Rules Engines

At work we struggle with our feelings concerning our rules engine (Jess). The promise of rules engines is that the business can make rules and the Rete algorithm will determine the correct answer every time. However, the business has never shown an interest in learning how to program new rules using Jess’ lisp like language. Additionally, QA doesn’t approve of Jess’ deterministic Rete algorithm. The fact that one acceptable and correctly written new rule can change expected behaviors for all related rules and break regression tests is a nightmare for QA.  As a result, I found Martin Fowler’s observations about rules engines very interesting.

  • “At one time there was the notion of building an entire system using a tool like this, but now people (wisely) tend to use rule engines just for the sections of a system. The production rule computational model is best suited for only a subset of computational problems, so rules engines are better embedded into larger systems”
  • The idea that “once you have a rules engine then the business can manage the rules” doesn’t seem to work out in practice.  The rules tend to be managed in programmatic way that the business is not interested in learning.
  • Individual rules can make sense but once the list becomes significantly large then it becomes impossible to get your head around the expected results when new rules are added. “The interaction of rules can often be quite complex – particularly with chaining – where the actions of rules changes the state on which other rules’ conditions are based. So I often hear that it was easy to set up a rules system, but very hard to maintain it because nobody can understand this implicit program flow.”

Mr. Fowler’s Recommendations

  • It does seem that it’s important to limit the number of rules, indeed any system with enough rules to need sophisticated algorithms to get good performance probably has too many rules to be understood.
  • Similarly I’m inclined to think one should be wary of rules that do a lot of chaining.
  • As in many places, testing is often undervalued here, but implicit behavior makes testing more important – and it needs to be done with production data.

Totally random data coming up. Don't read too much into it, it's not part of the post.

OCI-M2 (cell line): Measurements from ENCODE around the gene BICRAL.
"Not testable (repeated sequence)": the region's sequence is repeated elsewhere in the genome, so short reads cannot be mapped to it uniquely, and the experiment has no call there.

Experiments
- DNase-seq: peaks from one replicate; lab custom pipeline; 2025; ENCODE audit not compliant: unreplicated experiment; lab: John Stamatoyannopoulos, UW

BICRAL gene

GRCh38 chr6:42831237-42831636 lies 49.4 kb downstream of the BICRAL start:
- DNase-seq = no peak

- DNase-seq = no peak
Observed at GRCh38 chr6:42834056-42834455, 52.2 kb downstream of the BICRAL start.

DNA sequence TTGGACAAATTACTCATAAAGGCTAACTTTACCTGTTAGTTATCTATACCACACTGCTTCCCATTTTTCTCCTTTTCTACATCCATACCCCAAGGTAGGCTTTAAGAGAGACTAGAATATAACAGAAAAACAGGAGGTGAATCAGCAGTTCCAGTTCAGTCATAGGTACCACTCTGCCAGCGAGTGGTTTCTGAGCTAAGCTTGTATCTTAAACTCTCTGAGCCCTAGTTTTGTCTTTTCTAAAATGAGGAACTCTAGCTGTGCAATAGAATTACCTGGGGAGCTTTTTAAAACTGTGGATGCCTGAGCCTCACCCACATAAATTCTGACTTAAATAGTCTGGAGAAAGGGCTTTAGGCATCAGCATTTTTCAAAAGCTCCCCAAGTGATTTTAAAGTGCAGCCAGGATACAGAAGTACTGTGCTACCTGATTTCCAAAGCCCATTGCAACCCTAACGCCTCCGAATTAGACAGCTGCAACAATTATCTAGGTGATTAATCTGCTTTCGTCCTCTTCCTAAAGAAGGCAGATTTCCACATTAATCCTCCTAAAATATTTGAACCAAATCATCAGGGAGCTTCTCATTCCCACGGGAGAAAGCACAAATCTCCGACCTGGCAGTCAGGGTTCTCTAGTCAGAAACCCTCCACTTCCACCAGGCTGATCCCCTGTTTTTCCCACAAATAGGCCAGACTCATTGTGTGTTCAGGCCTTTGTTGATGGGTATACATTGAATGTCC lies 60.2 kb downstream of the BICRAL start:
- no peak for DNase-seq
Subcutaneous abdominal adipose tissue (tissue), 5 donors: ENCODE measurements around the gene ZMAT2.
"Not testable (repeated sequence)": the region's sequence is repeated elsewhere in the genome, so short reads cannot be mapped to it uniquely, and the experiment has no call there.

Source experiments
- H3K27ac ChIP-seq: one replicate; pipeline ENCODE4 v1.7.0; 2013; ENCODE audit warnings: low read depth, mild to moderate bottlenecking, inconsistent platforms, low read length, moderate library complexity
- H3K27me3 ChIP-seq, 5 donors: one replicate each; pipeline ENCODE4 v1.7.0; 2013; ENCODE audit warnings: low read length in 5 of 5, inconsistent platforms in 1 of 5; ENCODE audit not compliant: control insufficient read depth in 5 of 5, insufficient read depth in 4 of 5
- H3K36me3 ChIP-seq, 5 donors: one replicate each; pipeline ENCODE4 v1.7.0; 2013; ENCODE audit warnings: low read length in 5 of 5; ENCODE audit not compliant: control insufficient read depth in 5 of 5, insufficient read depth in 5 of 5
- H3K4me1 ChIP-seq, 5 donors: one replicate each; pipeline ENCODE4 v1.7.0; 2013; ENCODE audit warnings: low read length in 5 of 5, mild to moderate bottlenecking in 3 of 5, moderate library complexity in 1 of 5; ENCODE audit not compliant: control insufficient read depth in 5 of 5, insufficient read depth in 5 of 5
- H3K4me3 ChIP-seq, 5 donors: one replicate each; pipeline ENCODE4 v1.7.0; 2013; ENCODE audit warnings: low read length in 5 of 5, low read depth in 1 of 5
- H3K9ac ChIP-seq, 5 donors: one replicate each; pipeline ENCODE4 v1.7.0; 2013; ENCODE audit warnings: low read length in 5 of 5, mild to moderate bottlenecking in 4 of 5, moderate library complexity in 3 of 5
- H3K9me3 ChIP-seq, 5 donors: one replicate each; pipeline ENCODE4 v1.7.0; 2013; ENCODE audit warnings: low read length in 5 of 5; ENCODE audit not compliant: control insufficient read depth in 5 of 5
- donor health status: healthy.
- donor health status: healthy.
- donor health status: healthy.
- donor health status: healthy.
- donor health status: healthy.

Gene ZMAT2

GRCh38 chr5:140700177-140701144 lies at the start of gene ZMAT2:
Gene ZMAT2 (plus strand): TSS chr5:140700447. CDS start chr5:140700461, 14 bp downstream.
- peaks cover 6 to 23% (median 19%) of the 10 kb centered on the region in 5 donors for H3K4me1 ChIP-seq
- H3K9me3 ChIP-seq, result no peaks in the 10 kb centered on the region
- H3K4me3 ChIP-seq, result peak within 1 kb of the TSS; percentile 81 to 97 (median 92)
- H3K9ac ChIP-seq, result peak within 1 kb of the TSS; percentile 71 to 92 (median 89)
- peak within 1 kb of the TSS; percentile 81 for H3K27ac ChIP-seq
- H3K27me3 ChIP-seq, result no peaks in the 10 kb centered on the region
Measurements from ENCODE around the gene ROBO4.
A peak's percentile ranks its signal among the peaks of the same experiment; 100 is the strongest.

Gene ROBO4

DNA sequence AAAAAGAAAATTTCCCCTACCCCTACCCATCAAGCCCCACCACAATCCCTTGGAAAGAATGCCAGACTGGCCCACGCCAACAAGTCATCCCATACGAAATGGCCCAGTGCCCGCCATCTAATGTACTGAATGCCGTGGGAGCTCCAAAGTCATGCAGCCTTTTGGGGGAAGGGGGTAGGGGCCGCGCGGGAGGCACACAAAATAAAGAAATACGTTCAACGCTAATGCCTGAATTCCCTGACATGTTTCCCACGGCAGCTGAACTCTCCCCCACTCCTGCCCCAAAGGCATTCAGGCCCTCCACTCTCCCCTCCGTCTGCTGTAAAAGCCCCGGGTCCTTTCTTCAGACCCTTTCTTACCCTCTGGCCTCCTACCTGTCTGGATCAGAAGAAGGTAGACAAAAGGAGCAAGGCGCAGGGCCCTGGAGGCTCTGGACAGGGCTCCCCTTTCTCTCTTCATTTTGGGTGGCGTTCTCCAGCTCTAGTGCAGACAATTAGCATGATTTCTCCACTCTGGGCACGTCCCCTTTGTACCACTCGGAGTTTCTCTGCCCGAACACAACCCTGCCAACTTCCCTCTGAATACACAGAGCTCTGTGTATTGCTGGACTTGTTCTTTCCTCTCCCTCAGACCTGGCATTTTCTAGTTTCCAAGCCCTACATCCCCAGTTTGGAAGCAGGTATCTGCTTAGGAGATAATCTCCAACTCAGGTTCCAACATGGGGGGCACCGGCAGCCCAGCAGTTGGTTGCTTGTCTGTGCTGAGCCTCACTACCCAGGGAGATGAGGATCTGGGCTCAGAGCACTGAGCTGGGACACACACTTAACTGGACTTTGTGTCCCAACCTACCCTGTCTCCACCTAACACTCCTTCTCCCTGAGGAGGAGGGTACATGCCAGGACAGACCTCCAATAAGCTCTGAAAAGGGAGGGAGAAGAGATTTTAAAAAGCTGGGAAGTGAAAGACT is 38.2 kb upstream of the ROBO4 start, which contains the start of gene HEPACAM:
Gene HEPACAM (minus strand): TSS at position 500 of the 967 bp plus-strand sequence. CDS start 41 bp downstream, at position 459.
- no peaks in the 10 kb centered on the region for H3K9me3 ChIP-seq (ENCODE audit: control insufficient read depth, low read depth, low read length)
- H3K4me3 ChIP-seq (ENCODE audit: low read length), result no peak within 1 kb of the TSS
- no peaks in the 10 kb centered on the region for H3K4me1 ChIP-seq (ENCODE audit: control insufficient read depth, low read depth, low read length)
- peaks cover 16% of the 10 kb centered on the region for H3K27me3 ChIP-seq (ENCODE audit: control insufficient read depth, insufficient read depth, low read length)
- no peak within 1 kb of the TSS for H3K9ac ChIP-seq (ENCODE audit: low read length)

• While building a rules system, I’d look to do things that would cause Early Painwith modifications of the rule base.When looking into rules engine solutions, implement small rules engines for specific cases with a narrow context. If the context is narrow enough then a “hand-rolled domain specific approach” may be a better fit and easier to maintain/understand.  It would be worth proving out both implementation to see which one would be a better solution.


On-Line Transaction Processing (OLTP)

Fact capturing doesn’t always fit with an OLTP model.  Where transaction speed is essential adding statements that roll up data or increase the number of inserts to persist facts feels at odds.  Where possible it would make sense to offload the fact saving and gathering for another system.

Contradictory Observations

In separate bliki, Mr. Fowler discusses Contradictory Observations. He describes the need to capture data that is not absolute.

In his example, there is a patient and the hospital needs to save his blood type. Instead of simply adding a blood type column to the patient table, the hospital would like to track any instances where the blood type was determined to be different.  Say hospital A has the blood type as O hospital B may have recorded the blood type for the same patient as AB.

He introduces the idea of observations.  Saving all blood type determinations in an observations table.  One aspect is that a future observation can reject a previous observation.  But it is still necessary to track the rejected observation as it may be necessary to reject other resulting observations.

Observation Data Modeling

Modeling contradictory observations could be tricky using a relational data model. Anders Nawroth follows up with Mr. Fowler’s bliki post by suggesting that a graph database like Neo4j would be an appropriate way to store this observational data.


Observational Data Modeling

I like this idea of observation data modeling as it could relate to rules engines.  The idea that there could be contradictory observations with one observation rejecting another and its sibling observations, is fascinating.

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